For decades, human factors engineering has been a fixture in high-risk, high-consequence fields like aviation, nuclear power and the military. Only recently has it begun to rise within health care, Dr. Fairbanks said. “Health care has not become any safer since the 1999 Institute of Medicine report, To Err is Human, probably because we continue to take the misguided approach that if there’s a human error involved in an adverse event we can prevent it from happening again by telling other clinicians not to make that same mistake, or by disciplining or punishing the person who made the mistake.” A far more realistic and effective strategy, he noted, is to approach safety breaches with the attitude that if it happened once it will happen again, then take steps to make sure that when the error is repeated it won’t affect the patient.
“It’s striking to me, coming from a background as a safety engineer who then went into health care, that these concepts are so foreign in medicine,” Dr. Fairbanks said.
To make the case that safety improvements need to be targeted toward systems and not individuals, Dr. Fairbanks, a licensed pilot, noted that an average of four communications errors occur between pilots and air traffic controllers every hour on every commercial airliner. “Yet we hardly ever crash a plane anymore” because aviation safety adjusts for human imperfection, he noted.
But changing the entrenched way of thinking about safety will take some time. “It’s hard to change the culture in health care, where we really want to blame someone and punish them when something goes wrong,” Dr. Fairbanks said. “If our answer to patient safety is to stop humans—even those who are very well trained—from making mistakes, we’re going to fail.” The inertia within health care can be overcome by health system leadership and changes implemented hospital-wide or system-wide, he added.
A Just Culture—Just Do It
One approach is to adopt the concept of Just Culture, in which individuals are provided with the knowledge to act safely and are encouraged—even rewarded—for upholding safety standards, including reporting their own errors. In other words, people must feel secure that there will be no disproportionate consequences for doing the right thing. Yet they will still be held accountable for their actions, and ongoing infractions or purposefully ignoring policies can still result in disciplinary action.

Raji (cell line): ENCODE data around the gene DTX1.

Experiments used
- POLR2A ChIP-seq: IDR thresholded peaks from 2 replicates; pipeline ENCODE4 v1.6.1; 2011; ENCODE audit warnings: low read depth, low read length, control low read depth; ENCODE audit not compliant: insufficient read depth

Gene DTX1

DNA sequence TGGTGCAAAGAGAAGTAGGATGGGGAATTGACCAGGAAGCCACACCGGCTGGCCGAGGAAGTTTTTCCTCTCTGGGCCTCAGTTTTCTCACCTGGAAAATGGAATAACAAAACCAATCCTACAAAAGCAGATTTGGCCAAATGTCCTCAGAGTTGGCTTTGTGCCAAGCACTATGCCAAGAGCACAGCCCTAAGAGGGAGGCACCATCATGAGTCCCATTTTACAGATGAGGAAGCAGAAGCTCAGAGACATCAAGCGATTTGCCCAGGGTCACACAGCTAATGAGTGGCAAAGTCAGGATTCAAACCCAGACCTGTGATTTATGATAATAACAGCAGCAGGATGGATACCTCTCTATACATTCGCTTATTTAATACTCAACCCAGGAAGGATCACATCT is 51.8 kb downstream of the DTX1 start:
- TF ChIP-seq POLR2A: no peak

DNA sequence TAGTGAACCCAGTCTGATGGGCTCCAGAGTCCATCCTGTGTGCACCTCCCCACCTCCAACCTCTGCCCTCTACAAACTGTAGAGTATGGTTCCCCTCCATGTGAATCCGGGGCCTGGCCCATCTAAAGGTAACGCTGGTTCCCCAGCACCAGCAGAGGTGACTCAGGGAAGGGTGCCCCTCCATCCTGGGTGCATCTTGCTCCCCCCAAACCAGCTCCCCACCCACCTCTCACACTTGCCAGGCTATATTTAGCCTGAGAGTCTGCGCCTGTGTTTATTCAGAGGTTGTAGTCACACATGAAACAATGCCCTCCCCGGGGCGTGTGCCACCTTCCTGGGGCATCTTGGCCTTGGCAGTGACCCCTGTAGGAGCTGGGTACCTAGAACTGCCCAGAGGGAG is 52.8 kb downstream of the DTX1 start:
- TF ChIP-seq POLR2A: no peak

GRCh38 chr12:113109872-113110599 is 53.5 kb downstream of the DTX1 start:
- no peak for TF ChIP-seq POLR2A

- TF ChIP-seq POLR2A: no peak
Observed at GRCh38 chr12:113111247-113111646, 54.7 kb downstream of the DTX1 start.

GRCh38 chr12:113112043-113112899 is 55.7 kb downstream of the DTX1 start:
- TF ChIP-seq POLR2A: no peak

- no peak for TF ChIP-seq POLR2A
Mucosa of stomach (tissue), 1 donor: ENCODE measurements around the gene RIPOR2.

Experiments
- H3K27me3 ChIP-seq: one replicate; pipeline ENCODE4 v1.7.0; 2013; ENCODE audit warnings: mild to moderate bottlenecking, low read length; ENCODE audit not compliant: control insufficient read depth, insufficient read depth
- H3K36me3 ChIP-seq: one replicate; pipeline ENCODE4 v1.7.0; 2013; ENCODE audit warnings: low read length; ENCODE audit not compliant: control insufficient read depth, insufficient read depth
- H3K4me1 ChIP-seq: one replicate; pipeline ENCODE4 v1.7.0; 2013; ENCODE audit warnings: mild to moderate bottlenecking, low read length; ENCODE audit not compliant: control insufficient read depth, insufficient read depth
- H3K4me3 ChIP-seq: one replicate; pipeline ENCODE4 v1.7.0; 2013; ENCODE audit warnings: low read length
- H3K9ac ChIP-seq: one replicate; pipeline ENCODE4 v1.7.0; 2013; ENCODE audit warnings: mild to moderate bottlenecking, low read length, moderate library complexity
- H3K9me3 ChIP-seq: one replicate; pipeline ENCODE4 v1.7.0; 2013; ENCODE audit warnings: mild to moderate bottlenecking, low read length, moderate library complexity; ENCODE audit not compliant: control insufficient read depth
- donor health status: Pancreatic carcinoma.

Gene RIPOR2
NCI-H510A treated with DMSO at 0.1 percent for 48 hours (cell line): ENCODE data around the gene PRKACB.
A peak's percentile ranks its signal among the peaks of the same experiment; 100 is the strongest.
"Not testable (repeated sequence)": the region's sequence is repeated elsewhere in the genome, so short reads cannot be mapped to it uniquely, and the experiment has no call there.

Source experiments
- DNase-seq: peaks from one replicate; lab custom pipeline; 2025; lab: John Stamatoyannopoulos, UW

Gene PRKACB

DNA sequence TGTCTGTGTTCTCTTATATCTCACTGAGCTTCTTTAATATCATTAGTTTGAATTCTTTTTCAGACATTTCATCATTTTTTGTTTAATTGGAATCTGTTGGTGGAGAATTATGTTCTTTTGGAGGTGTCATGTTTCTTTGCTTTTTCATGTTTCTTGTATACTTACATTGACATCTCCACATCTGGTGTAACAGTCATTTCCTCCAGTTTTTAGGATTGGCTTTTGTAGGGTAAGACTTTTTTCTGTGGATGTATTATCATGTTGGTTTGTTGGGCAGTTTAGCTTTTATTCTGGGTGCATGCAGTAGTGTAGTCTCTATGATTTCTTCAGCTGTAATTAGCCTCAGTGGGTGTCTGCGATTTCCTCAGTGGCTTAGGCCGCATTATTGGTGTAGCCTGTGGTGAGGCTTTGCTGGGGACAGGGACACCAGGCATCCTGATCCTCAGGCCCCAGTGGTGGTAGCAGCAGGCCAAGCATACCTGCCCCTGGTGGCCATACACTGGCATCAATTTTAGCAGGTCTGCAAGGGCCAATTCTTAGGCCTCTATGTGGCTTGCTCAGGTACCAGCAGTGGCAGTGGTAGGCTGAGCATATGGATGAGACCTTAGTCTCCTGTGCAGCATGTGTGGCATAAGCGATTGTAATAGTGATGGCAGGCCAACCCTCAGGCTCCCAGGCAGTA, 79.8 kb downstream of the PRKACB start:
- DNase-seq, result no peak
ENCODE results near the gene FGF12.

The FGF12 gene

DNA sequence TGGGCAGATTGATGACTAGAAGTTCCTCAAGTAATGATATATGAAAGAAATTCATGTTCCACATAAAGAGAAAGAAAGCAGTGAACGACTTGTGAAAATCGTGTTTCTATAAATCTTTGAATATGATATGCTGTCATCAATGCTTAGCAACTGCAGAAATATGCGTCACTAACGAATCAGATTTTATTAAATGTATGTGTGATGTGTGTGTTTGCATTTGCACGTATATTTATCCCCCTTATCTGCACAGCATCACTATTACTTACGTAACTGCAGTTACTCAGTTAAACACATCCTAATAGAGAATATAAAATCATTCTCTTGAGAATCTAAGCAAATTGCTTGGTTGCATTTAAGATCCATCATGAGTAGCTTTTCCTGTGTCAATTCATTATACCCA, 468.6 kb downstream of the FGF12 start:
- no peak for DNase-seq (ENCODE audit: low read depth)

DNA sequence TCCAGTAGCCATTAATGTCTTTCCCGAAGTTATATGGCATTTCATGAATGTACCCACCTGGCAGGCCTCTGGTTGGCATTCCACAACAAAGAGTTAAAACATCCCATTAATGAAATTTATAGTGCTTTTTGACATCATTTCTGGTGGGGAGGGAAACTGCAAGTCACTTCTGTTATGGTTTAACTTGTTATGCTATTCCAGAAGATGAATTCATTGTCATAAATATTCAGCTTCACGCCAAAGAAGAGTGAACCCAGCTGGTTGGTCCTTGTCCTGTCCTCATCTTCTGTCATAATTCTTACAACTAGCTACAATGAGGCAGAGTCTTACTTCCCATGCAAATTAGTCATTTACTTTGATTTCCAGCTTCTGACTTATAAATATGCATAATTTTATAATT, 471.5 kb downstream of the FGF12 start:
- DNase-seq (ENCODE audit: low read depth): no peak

“If the leadership changes the way they approach safety, then front-line people will change their approach as well,” Dr. Fairbanks said. “It’s a huge change of culture and it allows people to be more comfortable talking about their errors, which allows for learning and mitigation of those errors. It alters the entire tone of discussion and the environment. Even more importantly, it helps the people on the front line to recognize that they can mitigate errors in the future.”
It was the intersection of Just Culture and transparency within MedStar that empowered the people involved in the incident to openly discuss errors and system shortcomings with managers without fearing unfair repercussions, according to Dr. Fairbanks. “Our hospital isn’t different from any other, and this could happen anywhere,” he said. “We didn’t injure a patient, but someone else could injure a patient, so we have a duty to report it and talk about it.”
Another reason that human factors are so important in health care, noted Medstar Health’s Dr. Levin, is because “we have cobbled together over the years a collection of different technologies that don’t integrate with each other very well. At each point, there is an opportunity for a human intervention, and, therefore, an error. Human factors looks at the whole picture and tries to understand all of it, identify where the weak points are and strengthen them.”